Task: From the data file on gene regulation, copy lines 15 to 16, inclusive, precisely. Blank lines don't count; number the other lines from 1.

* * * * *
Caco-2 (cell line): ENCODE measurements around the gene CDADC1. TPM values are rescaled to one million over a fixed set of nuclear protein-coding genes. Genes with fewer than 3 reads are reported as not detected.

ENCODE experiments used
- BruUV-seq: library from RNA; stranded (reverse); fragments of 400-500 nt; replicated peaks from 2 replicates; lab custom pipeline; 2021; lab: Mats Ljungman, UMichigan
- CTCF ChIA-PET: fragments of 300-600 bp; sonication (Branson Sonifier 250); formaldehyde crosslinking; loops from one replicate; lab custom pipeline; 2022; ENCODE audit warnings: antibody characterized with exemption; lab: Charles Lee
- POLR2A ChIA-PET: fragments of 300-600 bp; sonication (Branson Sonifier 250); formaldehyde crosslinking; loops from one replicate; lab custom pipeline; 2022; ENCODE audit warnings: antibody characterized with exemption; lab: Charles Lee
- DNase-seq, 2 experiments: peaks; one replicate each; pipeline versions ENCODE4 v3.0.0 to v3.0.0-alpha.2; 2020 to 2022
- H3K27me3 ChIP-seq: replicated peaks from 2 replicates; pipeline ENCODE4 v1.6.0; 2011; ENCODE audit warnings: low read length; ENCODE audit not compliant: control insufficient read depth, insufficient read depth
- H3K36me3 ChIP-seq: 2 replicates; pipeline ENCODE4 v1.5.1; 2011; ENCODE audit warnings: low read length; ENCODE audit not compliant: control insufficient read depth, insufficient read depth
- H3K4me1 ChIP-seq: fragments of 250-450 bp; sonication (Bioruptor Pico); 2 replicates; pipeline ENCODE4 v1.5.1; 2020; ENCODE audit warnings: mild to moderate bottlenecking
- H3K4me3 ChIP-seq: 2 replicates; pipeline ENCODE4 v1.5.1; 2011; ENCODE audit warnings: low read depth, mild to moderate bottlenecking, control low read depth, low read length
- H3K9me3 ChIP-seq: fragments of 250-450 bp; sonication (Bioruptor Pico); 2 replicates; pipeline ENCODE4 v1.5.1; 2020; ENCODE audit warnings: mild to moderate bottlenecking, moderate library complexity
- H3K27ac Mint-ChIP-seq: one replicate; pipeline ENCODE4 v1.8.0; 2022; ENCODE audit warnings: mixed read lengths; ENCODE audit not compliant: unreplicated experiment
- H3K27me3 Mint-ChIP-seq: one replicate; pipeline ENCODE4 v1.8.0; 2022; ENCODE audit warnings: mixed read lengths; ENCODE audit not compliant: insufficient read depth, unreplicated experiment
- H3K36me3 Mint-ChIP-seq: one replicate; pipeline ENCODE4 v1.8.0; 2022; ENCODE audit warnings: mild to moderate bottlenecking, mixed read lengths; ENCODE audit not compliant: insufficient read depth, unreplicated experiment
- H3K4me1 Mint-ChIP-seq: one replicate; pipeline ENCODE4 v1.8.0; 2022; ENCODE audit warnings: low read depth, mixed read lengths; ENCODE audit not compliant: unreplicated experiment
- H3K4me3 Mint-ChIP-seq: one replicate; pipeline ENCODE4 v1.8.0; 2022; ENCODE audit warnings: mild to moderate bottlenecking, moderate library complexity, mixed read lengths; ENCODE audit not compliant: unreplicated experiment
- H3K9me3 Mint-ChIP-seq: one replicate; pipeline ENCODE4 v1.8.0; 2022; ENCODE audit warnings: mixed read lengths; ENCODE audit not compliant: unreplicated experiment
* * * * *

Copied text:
- H3K4me1 Mint-ChIP-seq: one replicate; pipeline ENCODE4 v1.8.0; 2022; ENCODE audit warnings: low read depth, mixed read lengths; ENCODE audit not compliant: unreplicated experiment
- H3K4me3 Mint-ChIP-seq: one replicate; pipeline ENCODE4 v1.8.0; 2022; ENCODE audit warnings: mild to moderate bottlenecking, moderate library complexity, mixed read lengths; ENCODE audit not compliant: unreplicated experiment